Warriors-Rockets Betting Preview: Fade Golden State in a Potential Western Conference Finals Preview?

Warriors-Rockets Betting Preview: Fade Golden State in a Potential Western Conference Finals Preview? article feature image
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USA TODAY Sports. Pictured: Warriors guard Stephen Curry (30), Rockets guard James Harden (13).

Betting Odds: Golden State Warriors-Houston Rockets

  • Spread: Rockets -3.5
  • Over/Under: 230
  • Time: 9:30 p.m. ET
  • TV Channel: ESPN

The Warriors and the Rockets have been headed in different directions over the past 10 games. Houston carries a nine-game winning streak into this matchup with Golden State and has won all three of its meetings against the reigning champs.

Can the Rockets close out their season series with the Warriors and extend their streak? Our analysts discuss.

What’s at Stake

To put the Rockets’ season in perspective consider that they were 11-14 at their lowest point this season just before Harden’s 30-point scoring streak began.

In the 42 games since, the Rockets are 31-11 and have the second-best winning percentage in the NBA behind the Milwaukee Bucks. The Rockets sit just 3.5 games back of the Warriors in the Western conference standings with the Nuggets one game back of the top spot.

This matchup could very well determine whether the Rockets have a realistic shot at winning the West and getting homecourt in the playoffs.

Betting Trends to Know

The Warriors lost to the Suns as 16-point favorites on Sunday. Teams that have lost their previous game as a double-digit favorite have gone 158-147-7 (52%) against the spread since 2005. When the next game was against an opponent with a winning record after losing as a double-digit favorite, the teams have gone 80-59-2 (58%) ATS. — John Ewing

In the past two seasons since acquiring Chris Paul, the Rockets are 5-1 straight up and ATS in the regular season against the Warriors covering by 9.9 points per game. Houston is 3-0 SU and ATS against Golden State this season. — Ewing

Since Kevin Durant signed with the Golden State Warriors at the beginning of the 2016-17 season, the Rockets and Warriors have played a total of 17 games, with the Rockets 9-8 SU and ATS in those games.

For just the fourth time in that span, Durant will miss a game against the Rockets. In the previous three games, the Warriors are 3-0 SU and ATS and as the Warriors always do, they beat the Rockets in the third quarter in all three games. — Evan Abrams

In the Durant-to-Golden State era, the under is 12-5 (70.6%) in Warriors-Rockets games, going under the total by 6.3 points per game. The under has cashed in nine of their past 11 games, with one of the two games that went over the total, doing so in overtime. — Abrams

Mears: How I’m Betting Tonight’s Game

Evan’s note above about the Warriors beating and covering against the Rockets is compelling, but the data between last season and this season is stark enough to wonder whether it’s a truly representative sample.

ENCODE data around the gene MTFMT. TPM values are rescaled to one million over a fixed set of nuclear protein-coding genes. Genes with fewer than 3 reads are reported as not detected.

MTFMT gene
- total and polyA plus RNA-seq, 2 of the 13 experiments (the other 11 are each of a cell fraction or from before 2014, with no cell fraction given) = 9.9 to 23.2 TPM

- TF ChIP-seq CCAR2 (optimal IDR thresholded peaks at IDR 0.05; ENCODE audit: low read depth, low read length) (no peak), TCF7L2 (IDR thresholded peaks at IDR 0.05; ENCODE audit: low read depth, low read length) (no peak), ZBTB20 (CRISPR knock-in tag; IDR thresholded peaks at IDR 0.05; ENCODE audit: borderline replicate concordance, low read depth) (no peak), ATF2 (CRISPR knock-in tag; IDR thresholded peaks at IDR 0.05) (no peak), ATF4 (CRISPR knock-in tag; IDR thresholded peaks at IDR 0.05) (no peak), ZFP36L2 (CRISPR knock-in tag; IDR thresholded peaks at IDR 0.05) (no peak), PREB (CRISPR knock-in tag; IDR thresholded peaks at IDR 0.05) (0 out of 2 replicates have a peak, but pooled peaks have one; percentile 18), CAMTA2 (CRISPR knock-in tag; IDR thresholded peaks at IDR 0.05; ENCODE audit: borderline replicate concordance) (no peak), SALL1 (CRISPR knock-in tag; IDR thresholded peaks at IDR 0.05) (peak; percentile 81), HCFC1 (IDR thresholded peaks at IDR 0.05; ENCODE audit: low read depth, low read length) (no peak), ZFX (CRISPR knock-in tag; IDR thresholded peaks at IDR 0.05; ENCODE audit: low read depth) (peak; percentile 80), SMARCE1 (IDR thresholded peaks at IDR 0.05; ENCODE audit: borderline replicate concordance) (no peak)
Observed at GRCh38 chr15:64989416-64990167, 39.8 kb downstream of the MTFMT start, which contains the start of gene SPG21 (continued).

Durant was very good at basketball last season. But his On/Off marks were actually pretty average, likely because the team was so loaded. In 2309 minutes a year ago, the Dubs were just 1.6 points per 100 possessions better with him on the court vs. off — just the 61st percentile of all players.

This season, though, the Dubs have been a ridiculous 16.3 points/100 better with him on vs. off — the 98th percentile of all players. The Warriors have increased their effective field goal percentage by 5.8% with Durant playing, and they’ve gotten to the free throw line 8.9% more often.

So why the difference?

The most obvious answer is that the rest of the roster has regressed and the bench has gotten worse. Klay Thompson and Draymond Green have been worse than in years past, which makes Durant more important, even with DeMarcus Cousins in town.

Kelley L Cox-USA TODAY Sports. Pictured: Golden State Warriors center DeMarcus Cousins (0), forward Draymond Green (23) and guard Klay Thompson (11).

Another reason is the offense this season. The Dubs have had a fairly unoptimized offense, forgoing shots at the rim in favor of more mid-rangers. Green had difficulty shooting and getting to the rim this year, and Thompson is addicted to mid-rangers despite being one of the best 3-point shooters in NBA history.

This season, the Dubs have taken 2.9% more mid-rangers with Thompson playing, including 4.1% more long 2s. They’ve actually decreased their 3-point rate by 3.4% with him playing, which is … not ideal.

Offensive optimization is always important, but it’s especially so as the talent pool decreases. The Warriors can get away with inefficient shots, for example; the Nets cannot. The true greats like Durant can overcome non-optimization.

So to back the Warriors, a couple things need to happen: 1) they just get hot, which is always a possible with Stephen Curry and Thompson on the court or 2) they become more optimized with Curry fully leading the offense.